Another solid week in the books. Good workout Tuesday morning on tired legs, a solid run up Towers Thursday and a generally strong morning of vertical on Saturday. Pieces are coming together nicely. One more week of mileage before I begin a very gradual taper for UTMF100, with a last long run two weeks before at the Lake Sonoma 50.

In addition to two dog bites this past week, I picked up another one yesterday (Monday) right at the first turn on the trail from the upper Horsetooth parking lot and right on the soft tissue under my butt. I've never been bitten by a dog before, so I guess I'm making up for lost time. I used to be very casual and friendly towards dogs in the park, but I find myself shying away from them now (once bitten, twice shy?) Dogs of course pick up on that fear to the point that I have apparently become a moving target in the park. Curiously, each incident these past few days has involved a dog on a leash (but always on a fully extended stretch leash), so owners have been obeying park regulations. Whether or not that means I have a right to bitch I don't know, but it's really not much fun being bitten by dogs or having fangs aggressively exposed in your general direction while running by.

In other news, I have noticed a considerable uptick in the number of plastic bags filled with dog poo sitting by the side of the trail. Being a regular park user, I can usually give an approximation for the number of days/weeks particular bags have been sitting there.

End rant.

Monday, March 24, 2014

Week Ending March 23

Mon - AM: 7 miles (1,800') easy. I felt surprisingly spry and unscathed from Saturday's racing action, so enjoyed a springy jaunt up the mountain.
PM: 7 miles (1,800') easy. Retraced my steps from the morning. Found myself on the summit without remembering how I got there. I love how the miles melt on familiar terrain when you're lost in thought.

Tues - AM: 10 miles intervals. The winds were absolutely screaming when I woke up this morning, which made the prospect of trying to run fast at City Park seem somewhat ridiculous, but it's almost April and every workout counts now. Not surprisingly, there were just a handful in attendance at the appointed hour. But any and all company was appreciated. On the docket for this morning was: mile, broken 1.5 mile (3 x 800 on 15 second cruise between 8s), mile, broken 1.5, mile.  Still in the recovery period from Salida and with the troublesome spring winds, I didn't want to force the issue, so largely ran these at a comfortable tempo-type effort: 5:50, 2:53, 2:52, 2:51, 5:34, 2:51, 2:49, 2:45, 5:22.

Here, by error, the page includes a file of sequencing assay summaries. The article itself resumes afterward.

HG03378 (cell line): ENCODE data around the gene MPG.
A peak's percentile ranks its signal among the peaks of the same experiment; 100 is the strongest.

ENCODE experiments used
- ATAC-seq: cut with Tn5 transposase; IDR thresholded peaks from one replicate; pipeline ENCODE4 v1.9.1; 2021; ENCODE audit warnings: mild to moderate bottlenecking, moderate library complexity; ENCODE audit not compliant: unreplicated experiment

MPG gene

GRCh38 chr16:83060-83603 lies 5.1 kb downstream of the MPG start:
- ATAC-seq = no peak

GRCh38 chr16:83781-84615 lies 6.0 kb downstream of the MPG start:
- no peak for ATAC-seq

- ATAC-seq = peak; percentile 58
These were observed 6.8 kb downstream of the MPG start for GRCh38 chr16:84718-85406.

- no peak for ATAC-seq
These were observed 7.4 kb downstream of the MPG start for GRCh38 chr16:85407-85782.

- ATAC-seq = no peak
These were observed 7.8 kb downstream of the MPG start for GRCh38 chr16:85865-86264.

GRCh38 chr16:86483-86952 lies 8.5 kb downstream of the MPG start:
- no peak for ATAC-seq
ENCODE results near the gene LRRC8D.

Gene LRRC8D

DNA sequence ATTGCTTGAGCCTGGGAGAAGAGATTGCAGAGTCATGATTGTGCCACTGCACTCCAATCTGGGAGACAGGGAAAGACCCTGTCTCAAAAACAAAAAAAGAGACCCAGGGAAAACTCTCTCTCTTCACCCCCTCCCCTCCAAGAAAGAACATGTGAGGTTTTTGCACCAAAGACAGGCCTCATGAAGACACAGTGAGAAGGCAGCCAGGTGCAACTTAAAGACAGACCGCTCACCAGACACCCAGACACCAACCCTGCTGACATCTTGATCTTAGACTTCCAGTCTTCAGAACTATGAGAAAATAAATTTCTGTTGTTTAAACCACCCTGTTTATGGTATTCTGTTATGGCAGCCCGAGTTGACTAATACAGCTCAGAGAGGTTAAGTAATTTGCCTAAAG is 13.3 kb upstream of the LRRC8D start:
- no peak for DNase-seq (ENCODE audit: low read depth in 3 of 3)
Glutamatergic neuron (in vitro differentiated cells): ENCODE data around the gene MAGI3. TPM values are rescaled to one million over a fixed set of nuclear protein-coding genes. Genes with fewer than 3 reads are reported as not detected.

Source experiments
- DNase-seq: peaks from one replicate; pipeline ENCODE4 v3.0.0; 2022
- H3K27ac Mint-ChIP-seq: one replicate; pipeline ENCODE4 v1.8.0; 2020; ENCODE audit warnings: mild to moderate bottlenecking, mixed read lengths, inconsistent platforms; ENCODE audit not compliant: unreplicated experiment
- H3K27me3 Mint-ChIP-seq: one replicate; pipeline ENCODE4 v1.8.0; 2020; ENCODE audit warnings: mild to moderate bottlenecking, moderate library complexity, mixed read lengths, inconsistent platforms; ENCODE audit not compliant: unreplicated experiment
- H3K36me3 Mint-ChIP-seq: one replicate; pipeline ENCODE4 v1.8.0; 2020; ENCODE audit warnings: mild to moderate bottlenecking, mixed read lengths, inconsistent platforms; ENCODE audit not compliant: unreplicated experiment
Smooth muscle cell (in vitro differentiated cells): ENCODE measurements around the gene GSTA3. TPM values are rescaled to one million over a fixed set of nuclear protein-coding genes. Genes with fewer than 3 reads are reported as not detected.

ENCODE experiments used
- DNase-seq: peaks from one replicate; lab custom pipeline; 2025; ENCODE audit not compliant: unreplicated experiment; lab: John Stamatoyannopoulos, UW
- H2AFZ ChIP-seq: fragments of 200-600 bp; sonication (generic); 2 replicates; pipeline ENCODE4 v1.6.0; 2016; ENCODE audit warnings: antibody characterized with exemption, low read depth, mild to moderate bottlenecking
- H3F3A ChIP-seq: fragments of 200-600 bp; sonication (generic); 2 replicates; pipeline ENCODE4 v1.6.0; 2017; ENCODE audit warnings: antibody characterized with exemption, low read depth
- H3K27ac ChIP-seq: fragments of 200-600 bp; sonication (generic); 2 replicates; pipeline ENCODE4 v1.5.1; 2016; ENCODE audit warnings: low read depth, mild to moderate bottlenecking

PM: 7 miles (1,800') easy. Got out late in the day for another lap to the top of Horsetooth (66). The winds had subsided a bit, but were still gusting substantially on top.

Weds - Noon: 7 miles (1,800') easy. My right knee felt a little awkward (read: it hurt) after yesterday's workout/Saturday's race, so I laced up my new Altra Olympus kicks for today's run. The Olympus is Altra's newly released offering in the maximal shoe department and - as promised - the shoes deliver serious cushioning. Not sure I'd race these aggressively on technical trail, but boy oh boy do they help take the load off aching joints for the day-to-day outings. With it being a gorgeous day in the middle of spring break, it was no great surprise to see the park packed, so I went up via Southridge/Audra, which is reliably the least crowded way up the mountain. I think my neighbors got the memo too, as I saw no less than three friendly faces (five if you count dogs) from the 'hood. Just two short patches of snow left. SPRING.

Thurs - AM: 7 miles (1,800') steady. I bailed late Wednesday night on meeting the group for the usual Thursday AM tempo session down on Centennial. Ostensibly, I bailed because I didn't want to push things with my knee, but I think I was just using that as an excuse to grab some extra zeds and avoid visiting the pain cave so early in the morning. Of course, I woke up, laced my sneaks and the knee felt great with the mega-Olympus cush. Guilt ridden, I made myself work the hill. I don't usually like to do workouts on Horsetooth; it's the place I go to jog and reflect, so panting up the hill always feels a little awkward. Nonetheless, it felt great this morning to inject a little effort into my daily routine, get to the summit in a jiffy and then get on with things for the rest of the day. Maybe I'll give my Horsetooth PR a run one of these days; it's been a couple of years since I put a truly hard effort in on the hill.
PM (1): 5 miles (1,500') easy. Parked at the Horsetooth TH and jogged a nice casual summit lap before heading into town to run the Fort Collins Trail Runner social at Pineridge. Legs felt great and the weather was beautiful. So good.
PM (2): 5 miles easy. A nice trundle with friends at Pineridge. Been a while since I've done this one.